Volpi was a self–taught artist whose intuition contributed to the development of the Brazilian avant–garde. During the second half of the 1950s, nonobjective, Concrete artists in Sao Paulo regarded Volpi's work as a point of reference for their vanguard project. A working–class artist, Volpi created elegant works that demonstrate an innate sense of what is essential; his oeuvre leans toward purity and reduction. Windows and banners are recurring motifs in his work, drawn from daily life and transformed into a completely abstract artistic vocabulary that intuitively anticipated by many years the use of primary colors and repetition that was the hallmark of Neo–Concrete artists in the 1960s. Drawing was a key element of Volpi's process, although autonomous drawings are rare in his production. The provenance of Volpi's drawings in MoMA's collection is significant—all of them belonged to Willys de Castro, one of the most important Neo–Concrete artists in Brazil and the person who linked Volpi and the Neo–Concretist movement.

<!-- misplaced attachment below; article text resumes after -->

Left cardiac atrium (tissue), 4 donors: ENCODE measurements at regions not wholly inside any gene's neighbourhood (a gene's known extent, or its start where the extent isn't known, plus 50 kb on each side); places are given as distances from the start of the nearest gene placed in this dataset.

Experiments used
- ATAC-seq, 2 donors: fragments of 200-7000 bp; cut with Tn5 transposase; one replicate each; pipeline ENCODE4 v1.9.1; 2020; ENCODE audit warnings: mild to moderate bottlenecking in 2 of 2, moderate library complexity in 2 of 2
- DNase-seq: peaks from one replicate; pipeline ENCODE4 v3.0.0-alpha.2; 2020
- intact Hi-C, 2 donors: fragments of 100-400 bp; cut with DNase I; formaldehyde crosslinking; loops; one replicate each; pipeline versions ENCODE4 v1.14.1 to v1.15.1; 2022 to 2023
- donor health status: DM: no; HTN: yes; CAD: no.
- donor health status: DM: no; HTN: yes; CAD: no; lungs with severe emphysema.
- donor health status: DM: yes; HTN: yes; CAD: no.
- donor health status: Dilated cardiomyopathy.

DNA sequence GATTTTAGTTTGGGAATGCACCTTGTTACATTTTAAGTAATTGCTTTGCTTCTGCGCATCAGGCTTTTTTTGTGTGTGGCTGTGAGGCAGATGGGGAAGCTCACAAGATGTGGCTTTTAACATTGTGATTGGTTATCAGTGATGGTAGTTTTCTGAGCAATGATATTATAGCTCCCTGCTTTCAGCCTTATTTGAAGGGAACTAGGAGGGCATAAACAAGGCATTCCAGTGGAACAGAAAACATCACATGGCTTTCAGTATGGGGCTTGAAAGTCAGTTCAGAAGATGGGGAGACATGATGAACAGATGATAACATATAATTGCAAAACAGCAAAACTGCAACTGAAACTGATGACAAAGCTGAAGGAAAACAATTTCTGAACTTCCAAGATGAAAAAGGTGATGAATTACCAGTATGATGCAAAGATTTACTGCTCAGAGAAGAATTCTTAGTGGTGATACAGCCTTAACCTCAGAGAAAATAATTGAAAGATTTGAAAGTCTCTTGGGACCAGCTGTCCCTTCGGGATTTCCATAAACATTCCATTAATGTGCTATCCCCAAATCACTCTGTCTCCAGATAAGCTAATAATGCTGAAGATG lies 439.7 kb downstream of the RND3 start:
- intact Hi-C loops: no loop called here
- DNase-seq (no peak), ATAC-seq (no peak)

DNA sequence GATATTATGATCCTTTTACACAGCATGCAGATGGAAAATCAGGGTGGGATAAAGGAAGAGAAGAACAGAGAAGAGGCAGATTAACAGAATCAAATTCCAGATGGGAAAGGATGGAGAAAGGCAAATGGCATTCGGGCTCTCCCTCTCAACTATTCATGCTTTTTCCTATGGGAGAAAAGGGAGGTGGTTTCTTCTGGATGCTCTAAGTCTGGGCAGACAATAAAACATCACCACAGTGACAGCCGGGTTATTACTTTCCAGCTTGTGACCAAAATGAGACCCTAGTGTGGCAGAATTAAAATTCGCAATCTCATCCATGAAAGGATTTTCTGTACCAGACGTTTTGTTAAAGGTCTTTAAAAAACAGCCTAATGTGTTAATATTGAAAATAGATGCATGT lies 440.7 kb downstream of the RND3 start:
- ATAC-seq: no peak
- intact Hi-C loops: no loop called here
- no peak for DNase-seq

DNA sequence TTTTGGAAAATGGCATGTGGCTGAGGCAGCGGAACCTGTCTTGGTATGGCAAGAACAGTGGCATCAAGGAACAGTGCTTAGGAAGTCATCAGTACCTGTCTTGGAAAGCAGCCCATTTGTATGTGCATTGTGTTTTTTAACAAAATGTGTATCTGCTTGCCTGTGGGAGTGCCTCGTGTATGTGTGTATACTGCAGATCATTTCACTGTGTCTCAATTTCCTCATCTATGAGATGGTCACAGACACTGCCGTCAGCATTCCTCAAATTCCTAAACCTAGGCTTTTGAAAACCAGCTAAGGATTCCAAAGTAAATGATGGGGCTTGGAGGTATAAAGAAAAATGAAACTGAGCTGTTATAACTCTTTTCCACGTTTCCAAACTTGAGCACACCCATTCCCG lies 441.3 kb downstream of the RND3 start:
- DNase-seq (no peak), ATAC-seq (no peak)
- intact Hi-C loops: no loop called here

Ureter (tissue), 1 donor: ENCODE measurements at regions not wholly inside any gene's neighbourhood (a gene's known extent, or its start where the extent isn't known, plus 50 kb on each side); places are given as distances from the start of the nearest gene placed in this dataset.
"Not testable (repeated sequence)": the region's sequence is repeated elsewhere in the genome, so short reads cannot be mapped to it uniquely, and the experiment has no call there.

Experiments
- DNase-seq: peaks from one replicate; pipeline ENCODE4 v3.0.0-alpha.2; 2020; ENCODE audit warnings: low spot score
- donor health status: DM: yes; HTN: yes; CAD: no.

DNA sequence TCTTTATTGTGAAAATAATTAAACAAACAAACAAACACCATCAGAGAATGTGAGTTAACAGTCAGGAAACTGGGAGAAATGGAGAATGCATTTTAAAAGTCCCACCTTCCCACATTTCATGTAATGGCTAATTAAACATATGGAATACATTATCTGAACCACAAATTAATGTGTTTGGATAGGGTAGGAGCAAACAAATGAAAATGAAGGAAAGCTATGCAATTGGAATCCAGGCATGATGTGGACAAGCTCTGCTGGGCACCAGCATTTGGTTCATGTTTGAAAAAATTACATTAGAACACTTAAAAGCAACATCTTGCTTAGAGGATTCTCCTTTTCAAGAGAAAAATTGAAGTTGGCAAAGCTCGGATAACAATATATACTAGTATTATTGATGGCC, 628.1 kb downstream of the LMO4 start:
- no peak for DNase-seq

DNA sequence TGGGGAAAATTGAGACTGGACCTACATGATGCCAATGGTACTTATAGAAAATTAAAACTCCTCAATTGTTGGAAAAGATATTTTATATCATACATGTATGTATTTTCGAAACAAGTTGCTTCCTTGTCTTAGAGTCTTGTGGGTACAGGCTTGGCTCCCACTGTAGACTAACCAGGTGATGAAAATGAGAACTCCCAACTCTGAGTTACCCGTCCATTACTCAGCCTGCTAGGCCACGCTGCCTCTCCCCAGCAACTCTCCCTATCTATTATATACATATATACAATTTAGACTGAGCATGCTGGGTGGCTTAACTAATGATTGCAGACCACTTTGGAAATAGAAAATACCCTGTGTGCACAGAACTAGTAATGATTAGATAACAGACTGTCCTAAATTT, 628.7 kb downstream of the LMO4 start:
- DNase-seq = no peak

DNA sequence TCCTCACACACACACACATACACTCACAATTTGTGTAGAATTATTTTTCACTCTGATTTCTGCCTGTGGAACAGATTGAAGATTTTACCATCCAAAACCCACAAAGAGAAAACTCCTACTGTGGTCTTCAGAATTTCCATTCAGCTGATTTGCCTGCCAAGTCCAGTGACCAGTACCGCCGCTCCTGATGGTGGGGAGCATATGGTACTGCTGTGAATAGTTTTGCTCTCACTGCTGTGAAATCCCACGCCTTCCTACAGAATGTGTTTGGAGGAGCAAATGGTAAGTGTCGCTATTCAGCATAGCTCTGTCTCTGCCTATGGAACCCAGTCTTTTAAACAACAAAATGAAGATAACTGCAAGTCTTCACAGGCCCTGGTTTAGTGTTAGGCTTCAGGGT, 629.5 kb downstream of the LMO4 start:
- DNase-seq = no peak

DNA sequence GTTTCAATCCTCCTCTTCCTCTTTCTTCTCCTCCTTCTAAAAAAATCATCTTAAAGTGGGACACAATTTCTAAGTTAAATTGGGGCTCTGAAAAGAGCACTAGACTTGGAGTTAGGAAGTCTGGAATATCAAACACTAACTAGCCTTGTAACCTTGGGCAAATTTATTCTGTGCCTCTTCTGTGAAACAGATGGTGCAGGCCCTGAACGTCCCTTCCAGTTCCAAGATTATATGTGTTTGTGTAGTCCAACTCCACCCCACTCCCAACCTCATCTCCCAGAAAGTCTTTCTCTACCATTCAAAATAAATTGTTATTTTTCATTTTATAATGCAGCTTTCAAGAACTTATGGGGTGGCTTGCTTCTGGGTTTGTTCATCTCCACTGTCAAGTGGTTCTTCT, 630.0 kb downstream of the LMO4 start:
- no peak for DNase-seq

Gallery label from New Perspectives in Latin American Art, 1930–2006: Selections from a Decade of Acquisitions, November 21, 2007–February 25, 2008.